The Pro-Superbike Championship
Superbike racing in Germany had begun in 1984 and aligned its regulations with the World Championship in 1988, and while it was popular with competitors its initial draw for spectators and sponsors dwindled as the 1990s began. Seeing a prime opportunity, the German importers of Yamaha, Kawasaki and Suzuki partnered with several motorcycle accessory companies and promoters Moto Motion, and with guidance from one of the founders of the World Championship, Steve McLaughlin, the Pro-Superbike Championship was formed in 1991 and became an immediate success. It drew large grids of riders from all over Europe - becoming a fully international championship in 1994 - and Moto Motion's TV productions brought German motorcycle racing its biggest audiences ever.
But while Moto Motion owned and operated Pro-Superbike it still needed places to race, and the events plus all of the supporting championships were still handled by the German motorsport federation. Over the decade as the series grew bigger and better, tensions between the two sides grew too, with the Oberste Motorradsport-Kommission - and later the Deutsche Motor Sport Bund - wanting more control over what was effectively Germany's national superbike championship, and Moto Motion keen not to change their successful and popular product.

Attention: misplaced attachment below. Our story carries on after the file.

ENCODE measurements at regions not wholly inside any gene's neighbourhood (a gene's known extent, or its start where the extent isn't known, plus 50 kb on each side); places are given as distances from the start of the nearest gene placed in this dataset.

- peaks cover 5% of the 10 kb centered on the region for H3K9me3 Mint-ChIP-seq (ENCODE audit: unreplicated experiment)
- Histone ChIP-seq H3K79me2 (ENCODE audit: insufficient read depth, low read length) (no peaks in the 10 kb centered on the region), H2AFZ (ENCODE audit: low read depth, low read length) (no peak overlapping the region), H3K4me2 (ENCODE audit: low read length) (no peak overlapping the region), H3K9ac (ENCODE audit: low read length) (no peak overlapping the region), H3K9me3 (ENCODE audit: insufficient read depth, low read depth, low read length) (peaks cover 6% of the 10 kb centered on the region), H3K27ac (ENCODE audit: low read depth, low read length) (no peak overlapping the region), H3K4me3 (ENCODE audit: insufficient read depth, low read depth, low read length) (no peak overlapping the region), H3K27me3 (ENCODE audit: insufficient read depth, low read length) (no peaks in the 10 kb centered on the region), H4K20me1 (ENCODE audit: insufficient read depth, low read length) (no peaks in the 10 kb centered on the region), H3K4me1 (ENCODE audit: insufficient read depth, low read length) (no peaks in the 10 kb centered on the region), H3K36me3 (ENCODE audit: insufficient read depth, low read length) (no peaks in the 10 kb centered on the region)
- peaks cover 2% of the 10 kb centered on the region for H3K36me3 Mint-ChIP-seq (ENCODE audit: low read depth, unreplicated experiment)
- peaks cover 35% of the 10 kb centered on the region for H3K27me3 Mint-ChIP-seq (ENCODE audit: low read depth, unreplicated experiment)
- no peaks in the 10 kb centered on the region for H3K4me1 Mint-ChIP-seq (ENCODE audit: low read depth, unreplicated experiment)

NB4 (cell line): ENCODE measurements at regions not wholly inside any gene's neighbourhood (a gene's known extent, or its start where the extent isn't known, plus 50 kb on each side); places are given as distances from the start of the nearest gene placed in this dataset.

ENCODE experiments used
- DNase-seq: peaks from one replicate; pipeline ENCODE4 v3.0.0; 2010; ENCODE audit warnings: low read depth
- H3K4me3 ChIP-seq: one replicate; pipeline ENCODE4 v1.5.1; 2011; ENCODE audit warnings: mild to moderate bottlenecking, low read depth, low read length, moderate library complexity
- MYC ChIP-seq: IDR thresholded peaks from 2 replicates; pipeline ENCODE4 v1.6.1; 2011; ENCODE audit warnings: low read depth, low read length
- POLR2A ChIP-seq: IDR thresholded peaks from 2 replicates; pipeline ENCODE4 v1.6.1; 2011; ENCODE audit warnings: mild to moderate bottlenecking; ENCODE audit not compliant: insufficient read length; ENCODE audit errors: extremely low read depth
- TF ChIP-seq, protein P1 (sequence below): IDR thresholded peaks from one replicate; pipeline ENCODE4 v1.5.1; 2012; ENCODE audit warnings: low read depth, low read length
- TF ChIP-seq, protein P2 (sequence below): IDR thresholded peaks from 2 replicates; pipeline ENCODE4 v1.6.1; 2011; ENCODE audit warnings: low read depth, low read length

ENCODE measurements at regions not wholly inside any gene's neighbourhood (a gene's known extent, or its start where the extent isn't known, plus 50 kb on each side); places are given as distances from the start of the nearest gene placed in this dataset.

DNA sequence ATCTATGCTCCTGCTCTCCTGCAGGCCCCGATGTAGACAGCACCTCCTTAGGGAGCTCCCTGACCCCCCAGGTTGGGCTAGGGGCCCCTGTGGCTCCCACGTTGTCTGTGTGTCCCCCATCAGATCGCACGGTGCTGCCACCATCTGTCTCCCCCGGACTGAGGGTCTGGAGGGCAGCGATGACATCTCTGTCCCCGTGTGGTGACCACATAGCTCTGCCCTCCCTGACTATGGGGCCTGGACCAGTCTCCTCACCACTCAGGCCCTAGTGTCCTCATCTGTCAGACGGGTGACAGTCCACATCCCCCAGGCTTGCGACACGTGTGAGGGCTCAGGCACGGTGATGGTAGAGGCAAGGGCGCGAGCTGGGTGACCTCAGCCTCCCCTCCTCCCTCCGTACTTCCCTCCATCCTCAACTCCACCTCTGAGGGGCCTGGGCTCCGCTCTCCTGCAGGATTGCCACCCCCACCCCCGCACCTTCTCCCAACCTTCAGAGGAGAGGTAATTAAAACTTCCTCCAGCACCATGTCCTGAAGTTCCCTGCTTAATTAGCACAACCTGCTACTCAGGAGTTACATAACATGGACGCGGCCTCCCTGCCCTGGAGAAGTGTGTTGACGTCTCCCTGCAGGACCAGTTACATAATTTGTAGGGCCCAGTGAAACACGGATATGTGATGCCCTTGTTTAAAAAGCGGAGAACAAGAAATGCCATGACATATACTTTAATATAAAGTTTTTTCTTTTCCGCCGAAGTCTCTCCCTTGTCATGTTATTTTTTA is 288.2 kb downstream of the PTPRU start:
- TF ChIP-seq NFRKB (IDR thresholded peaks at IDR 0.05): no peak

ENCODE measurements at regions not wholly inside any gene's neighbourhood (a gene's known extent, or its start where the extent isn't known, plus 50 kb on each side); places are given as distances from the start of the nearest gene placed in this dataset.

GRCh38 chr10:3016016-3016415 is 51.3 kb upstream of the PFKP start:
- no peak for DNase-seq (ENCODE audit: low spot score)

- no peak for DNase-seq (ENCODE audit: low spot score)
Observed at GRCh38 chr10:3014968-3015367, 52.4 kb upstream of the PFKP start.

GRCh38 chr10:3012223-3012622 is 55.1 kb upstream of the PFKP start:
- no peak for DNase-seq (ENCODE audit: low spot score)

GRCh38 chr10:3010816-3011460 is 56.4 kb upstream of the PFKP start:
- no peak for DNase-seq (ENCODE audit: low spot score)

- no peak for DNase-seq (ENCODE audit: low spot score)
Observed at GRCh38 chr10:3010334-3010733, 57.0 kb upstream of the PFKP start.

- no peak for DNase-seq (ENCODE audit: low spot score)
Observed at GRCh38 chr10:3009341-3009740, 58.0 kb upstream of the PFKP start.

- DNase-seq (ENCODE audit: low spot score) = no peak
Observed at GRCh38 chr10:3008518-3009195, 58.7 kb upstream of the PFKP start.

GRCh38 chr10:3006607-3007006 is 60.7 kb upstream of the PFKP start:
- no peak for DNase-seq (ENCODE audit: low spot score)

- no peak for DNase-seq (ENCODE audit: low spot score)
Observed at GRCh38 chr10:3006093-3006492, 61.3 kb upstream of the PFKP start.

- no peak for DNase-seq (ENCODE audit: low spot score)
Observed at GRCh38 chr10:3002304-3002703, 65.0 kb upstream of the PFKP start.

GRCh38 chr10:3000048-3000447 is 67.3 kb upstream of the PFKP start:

The final straw came in July 1999 - unable to agree on organisation of the final Pro-Superbike round at Lahr the event was cancelled, leaving Moto Motion unable to fulfil broadcast commitments with prominent sponsors and partners. The DMSB attempted to re-schedule the finale but again failed to agree with Moto Motion, and the two parties terminated their co-operation entirely. The three founding importers of Yamaha, Kawasaki and Suzuki announced their intent to leave the championship, and the DMSB refused to permit Pro-Superbike to join any of their future events. Pro-Superbike started the new millennium as a championship filled with privateer entries, racing only on circuits outside Germany, and no official German superbike championship existed again until 2003. Despite continuing to run as an international series, without sponsors and TV coverage Pro-Superbike was unsustainable, and at the end of 2001 it came to an inglorious end.